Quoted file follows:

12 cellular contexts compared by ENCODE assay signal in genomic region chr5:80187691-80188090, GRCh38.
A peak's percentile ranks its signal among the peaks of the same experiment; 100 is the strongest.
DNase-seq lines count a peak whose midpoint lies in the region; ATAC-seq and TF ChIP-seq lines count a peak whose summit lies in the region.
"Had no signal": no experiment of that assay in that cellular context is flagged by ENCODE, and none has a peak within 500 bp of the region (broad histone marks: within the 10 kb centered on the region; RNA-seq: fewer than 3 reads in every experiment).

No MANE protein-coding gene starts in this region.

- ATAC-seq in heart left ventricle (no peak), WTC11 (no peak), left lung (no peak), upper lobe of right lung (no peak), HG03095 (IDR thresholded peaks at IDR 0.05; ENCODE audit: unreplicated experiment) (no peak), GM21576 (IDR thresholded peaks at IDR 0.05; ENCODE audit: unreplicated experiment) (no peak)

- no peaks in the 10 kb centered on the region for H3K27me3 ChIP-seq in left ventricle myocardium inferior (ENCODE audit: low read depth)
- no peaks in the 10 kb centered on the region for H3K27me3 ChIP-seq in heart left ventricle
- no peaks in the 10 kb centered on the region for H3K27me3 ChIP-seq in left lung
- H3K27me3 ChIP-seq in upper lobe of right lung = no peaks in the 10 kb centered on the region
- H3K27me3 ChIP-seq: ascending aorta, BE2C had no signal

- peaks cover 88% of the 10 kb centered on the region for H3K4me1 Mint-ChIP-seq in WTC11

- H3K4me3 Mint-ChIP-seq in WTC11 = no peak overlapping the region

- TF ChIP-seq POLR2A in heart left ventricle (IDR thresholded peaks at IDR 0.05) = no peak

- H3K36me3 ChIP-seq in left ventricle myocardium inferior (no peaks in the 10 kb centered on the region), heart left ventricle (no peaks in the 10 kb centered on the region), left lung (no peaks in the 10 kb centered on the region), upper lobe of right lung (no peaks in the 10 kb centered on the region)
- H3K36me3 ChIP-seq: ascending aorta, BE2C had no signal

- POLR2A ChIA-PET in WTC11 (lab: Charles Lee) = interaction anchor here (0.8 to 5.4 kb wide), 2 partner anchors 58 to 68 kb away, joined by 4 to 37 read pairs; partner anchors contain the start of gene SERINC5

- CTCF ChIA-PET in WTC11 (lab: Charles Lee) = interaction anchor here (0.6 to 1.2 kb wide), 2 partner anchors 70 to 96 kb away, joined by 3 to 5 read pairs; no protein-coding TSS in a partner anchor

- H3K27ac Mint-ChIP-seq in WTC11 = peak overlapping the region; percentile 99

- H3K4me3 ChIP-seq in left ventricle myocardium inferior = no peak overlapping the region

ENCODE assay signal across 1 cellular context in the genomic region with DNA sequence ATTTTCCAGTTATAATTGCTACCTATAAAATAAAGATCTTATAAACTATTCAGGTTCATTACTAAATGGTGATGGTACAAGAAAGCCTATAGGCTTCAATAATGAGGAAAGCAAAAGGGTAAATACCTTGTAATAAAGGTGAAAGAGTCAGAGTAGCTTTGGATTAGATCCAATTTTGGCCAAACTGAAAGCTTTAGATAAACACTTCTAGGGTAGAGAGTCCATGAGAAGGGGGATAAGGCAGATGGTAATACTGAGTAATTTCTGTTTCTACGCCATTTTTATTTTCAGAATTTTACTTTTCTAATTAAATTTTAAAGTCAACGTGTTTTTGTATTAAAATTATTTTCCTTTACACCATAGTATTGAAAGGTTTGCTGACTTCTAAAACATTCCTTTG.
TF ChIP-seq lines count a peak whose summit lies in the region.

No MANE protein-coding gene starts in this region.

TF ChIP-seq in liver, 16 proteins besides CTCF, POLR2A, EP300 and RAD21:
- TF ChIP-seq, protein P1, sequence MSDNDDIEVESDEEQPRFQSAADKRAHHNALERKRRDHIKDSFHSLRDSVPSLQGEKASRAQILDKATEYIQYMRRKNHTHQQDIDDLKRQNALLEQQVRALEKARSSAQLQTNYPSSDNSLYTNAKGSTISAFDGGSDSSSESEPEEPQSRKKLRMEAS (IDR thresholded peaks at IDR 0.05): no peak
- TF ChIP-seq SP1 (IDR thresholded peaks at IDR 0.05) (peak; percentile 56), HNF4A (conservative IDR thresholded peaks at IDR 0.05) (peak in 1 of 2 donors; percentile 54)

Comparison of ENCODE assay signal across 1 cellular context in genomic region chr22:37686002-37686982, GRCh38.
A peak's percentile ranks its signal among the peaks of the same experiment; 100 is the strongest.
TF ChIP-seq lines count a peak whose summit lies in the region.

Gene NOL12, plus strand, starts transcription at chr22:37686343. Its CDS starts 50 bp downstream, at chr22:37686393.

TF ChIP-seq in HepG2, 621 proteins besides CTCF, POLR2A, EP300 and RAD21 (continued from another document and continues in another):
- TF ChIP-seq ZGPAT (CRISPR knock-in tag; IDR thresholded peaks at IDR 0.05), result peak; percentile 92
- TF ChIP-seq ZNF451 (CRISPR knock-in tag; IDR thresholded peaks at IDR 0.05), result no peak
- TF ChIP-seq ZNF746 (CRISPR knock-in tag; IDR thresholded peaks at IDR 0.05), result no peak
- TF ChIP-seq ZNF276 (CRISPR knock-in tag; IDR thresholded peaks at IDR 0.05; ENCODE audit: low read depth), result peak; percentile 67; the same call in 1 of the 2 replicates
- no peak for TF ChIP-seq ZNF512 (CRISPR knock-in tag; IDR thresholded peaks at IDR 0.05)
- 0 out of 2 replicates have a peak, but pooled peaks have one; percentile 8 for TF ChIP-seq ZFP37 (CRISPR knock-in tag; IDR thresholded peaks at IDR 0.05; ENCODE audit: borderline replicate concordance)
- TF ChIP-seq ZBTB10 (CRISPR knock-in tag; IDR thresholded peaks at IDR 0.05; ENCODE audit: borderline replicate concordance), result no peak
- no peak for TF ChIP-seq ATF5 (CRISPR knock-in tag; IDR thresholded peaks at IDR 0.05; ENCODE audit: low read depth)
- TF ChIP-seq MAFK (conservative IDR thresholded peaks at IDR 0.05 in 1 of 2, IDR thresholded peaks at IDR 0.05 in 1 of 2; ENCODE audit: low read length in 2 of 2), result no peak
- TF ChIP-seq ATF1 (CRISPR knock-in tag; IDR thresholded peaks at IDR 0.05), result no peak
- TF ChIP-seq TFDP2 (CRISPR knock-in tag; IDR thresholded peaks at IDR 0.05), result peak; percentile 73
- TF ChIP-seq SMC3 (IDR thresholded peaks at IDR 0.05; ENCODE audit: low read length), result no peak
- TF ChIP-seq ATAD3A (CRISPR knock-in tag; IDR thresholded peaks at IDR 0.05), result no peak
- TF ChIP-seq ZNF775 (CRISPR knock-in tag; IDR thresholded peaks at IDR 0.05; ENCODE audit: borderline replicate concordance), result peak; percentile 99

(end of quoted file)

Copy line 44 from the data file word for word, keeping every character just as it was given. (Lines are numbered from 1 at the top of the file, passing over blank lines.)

- TF ChIP-seq ATAD3A (CRISPR knock-in tag; IDR thresholded peaks at IDR 0.05), result no peak